Few of the proposals explicitly address the care needs of the most marginalized and vulnerable—particularly those who don’t work. Even as the commitment to a caring economy has grown over the past 30 years, and policies like paid family leave have gained traction, public assistance programs for the neediest poor and working-class people of color have been cut to the bone.
Equally troubling is that the language of “care work” reifies the emotional component of the labor, obscuring that care workers are first and foremost workers. Do these workers really care? Should they care? Most employers want care workers to invest emotionally. They want their nanny to love their child as if it were her own. They want to believe that a nurse is caring for an elderly parent the same way they would. In short, they want care workers to work for both the “love and money,” in the words of feminist economist Nancy Folbre.
Many of the domestic workers activists I collaborated with over the past decade rejected a politics of care that foregrounded their employers and they generally did not believe that the ostensible credo that “we all care about one another” would benefit them equally. Rosa Navarro, who worked for the Latino Union of Chicago, said, “Our union was much more interested in building worker power than in care or developing alliances with middle-class constituents. We were certainly not interested in having to prove why we deserved labor rights.” The Damayan Migrant Workers Association, a worker-led organization, rejects the assumption that this labor is about care. According to Executive Director Linda Oalican, a domestic worker for 18 years, “The current discourse about the politics of care is reformist and will not fundamentally transform the status of caregivers. Equity and dignity for domestic workers and other excluded workers requires that the government and power holders in American society address structural racism, economic exploitation, and de facto discrimination.” And my own mother, who washed clothes for white families in apartheid South Africa, understood her work as necessary to pay school fees so her brothers could go to school, not as care for her employers.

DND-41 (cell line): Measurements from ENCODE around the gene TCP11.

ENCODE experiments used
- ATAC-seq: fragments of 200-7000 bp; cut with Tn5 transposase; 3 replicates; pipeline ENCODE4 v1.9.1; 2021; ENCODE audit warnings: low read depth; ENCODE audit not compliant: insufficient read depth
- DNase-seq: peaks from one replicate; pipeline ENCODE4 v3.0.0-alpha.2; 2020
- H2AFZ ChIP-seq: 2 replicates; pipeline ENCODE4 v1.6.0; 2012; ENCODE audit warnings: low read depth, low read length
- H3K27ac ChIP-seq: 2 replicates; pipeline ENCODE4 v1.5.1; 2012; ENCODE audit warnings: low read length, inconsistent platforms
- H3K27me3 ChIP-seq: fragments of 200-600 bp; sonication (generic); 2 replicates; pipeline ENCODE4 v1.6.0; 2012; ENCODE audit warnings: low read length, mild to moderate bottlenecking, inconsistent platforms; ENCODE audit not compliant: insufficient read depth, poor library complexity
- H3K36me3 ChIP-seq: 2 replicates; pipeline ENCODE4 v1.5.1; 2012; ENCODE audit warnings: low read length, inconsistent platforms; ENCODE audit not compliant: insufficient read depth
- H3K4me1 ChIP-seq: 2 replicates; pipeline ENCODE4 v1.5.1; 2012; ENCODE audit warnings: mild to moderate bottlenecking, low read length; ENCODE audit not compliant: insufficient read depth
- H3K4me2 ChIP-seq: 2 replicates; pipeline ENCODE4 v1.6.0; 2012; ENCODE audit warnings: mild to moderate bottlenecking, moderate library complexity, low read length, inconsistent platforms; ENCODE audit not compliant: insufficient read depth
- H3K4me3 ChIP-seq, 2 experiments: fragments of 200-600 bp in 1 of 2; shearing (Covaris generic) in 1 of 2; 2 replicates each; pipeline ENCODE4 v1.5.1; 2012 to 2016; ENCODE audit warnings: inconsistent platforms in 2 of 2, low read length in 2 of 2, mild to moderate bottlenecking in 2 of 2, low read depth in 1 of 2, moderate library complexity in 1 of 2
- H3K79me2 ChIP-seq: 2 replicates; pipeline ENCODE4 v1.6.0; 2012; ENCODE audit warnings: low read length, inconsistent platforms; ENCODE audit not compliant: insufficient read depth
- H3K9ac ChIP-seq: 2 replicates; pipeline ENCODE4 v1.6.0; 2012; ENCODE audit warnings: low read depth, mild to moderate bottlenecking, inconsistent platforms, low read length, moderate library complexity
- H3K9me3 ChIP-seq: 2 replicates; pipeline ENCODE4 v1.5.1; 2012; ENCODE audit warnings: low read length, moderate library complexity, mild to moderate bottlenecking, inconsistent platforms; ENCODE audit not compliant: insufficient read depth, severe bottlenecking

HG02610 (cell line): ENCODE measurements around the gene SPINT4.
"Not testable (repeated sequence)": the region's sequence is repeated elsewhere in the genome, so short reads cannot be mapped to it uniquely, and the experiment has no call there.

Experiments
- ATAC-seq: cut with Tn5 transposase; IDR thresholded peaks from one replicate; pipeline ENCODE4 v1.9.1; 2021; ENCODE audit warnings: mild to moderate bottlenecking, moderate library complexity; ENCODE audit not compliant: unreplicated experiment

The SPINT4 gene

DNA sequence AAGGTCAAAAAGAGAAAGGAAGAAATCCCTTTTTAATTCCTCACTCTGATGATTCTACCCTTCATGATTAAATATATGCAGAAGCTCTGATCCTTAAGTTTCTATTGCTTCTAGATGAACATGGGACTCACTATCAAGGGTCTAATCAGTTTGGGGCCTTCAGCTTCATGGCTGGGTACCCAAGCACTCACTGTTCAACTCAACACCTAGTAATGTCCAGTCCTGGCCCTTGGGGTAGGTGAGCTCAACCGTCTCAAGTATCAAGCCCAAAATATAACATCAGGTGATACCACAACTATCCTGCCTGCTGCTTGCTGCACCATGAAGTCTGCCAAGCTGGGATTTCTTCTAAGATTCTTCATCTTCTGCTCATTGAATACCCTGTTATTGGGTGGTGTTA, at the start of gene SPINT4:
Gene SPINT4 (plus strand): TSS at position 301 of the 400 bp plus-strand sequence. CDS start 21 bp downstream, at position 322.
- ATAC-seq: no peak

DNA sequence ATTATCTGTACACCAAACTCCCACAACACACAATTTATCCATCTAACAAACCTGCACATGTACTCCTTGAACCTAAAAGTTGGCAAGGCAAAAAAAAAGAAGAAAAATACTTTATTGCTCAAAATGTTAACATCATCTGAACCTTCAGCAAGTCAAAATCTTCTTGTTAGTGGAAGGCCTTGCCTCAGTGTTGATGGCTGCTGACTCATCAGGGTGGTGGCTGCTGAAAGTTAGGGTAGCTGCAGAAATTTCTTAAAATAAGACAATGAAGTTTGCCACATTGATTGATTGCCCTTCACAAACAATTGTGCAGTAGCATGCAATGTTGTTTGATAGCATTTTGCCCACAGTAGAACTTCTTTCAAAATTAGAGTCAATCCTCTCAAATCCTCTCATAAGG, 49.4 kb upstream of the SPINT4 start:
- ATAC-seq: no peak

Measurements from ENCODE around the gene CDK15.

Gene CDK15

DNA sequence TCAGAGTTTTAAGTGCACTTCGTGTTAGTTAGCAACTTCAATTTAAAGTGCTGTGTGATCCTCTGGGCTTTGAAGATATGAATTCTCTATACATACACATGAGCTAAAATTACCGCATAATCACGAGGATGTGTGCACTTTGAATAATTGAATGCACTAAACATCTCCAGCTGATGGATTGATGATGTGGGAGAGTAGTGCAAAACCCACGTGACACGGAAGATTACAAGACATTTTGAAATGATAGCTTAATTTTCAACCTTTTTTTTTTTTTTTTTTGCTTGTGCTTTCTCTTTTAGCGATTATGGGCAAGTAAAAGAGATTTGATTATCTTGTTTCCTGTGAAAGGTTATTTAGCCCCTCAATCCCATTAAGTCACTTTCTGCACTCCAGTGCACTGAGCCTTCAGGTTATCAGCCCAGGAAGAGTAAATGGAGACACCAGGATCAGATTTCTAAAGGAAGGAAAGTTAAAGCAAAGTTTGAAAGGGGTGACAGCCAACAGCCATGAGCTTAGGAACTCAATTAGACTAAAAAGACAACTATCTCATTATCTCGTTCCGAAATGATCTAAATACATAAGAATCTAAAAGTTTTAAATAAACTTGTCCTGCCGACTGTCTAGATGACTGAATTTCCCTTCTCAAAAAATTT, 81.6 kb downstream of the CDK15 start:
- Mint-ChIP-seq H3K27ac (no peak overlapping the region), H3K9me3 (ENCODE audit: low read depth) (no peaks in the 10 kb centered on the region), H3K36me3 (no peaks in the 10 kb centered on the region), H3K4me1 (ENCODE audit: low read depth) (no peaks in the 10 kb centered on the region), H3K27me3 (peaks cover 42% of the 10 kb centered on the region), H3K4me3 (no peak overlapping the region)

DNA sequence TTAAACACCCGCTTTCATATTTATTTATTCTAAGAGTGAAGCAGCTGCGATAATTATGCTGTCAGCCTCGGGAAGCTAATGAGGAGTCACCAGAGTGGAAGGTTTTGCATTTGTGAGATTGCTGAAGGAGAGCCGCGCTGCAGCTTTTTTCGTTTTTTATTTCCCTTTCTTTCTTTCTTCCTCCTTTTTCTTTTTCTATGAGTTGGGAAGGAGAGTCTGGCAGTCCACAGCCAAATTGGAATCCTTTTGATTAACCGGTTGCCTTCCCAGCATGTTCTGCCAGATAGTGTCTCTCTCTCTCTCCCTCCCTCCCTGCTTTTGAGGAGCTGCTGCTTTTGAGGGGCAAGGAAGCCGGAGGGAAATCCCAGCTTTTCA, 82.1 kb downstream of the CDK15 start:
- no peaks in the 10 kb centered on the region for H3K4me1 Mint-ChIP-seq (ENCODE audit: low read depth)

This expectation of care or love is not new. It is an age-old demand placed on people who serve. For generations, domestic workers were presumed to be “one of the family.” That did not mean that they ate dinner with the rest of the family or inherited Grandma’s china. What it did mean was that employers could ask them to go above and beyond the call of duty—to stay late, to give up holidays, or listen to their employer’s woes—because they were presumed to love those they worked for. After all, isn’t that what many people do for their families? Without compensation, family members often step in when needed simply out of love.